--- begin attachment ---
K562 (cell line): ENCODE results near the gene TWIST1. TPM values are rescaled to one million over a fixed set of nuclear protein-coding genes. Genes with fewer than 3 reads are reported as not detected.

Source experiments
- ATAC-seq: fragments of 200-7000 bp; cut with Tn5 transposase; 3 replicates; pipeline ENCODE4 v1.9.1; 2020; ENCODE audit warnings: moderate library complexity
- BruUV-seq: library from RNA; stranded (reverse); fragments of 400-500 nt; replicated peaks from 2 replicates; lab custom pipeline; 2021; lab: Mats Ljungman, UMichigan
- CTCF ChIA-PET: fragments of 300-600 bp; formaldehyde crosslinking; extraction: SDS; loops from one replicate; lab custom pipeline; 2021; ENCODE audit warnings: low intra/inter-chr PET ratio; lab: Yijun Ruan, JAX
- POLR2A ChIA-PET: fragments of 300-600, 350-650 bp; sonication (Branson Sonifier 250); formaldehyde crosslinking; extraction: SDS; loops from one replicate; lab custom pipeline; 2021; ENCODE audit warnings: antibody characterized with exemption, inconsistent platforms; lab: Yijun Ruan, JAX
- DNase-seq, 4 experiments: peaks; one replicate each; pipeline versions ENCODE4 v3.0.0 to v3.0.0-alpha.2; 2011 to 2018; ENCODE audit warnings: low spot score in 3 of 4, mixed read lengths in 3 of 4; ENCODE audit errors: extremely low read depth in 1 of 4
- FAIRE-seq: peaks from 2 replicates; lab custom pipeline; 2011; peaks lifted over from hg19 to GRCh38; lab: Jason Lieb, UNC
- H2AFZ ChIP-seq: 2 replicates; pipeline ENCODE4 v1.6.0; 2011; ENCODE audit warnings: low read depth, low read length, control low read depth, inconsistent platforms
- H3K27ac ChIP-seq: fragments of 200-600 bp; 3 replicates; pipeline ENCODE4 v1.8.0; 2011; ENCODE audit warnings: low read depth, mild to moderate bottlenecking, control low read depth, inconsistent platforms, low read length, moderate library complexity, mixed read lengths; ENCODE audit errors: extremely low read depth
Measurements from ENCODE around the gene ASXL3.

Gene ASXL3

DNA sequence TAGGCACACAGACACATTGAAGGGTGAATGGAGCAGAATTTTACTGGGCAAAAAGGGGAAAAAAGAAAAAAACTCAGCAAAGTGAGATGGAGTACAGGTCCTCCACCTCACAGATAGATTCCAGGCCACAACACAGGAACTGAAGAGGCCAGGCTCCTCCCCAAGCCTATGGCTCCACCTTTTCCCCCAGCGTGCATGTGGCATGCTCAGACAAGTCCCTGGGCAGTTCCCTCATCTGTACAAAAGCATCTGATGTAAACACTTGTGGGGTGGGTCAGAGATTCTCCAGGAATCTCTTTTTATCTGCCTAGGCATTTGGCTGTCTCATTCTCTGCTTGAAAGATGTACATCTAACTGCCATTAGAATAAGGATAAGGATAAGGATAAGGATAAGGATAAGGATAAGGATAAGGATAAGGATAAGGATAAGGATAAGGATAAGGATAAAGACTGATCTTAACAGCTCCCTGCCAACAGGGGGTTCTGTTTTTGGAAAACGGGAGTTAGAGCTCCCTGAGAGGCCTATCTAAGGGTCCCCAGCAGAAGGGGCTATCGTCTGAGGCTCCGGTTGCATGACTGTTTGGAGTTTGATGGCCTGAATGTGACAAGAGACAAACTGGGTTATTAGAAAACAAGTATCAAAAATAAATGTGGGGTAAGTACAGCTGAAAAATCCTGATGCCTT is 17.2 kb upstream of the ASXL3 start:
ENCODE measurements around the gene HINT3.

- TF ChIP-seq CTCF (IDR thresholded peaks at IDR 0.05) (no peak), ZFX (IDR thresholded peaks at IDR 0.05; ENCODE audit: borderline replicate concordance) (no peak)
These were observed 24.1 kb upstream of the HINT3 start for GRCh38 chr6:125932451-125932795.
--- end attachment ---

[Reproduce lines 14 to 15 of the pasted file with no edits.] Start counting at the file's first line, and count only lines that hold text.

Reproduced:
ENCODE measurements around the gene HINT3.

- TF ChIP-seq CTCF (IDR thresholded peaks at IDR 0.05) (no peak), ZFX (IDR thresholded peaks at IDR 0.05; ENCODE audit: borderline replicate concordance) (no peak)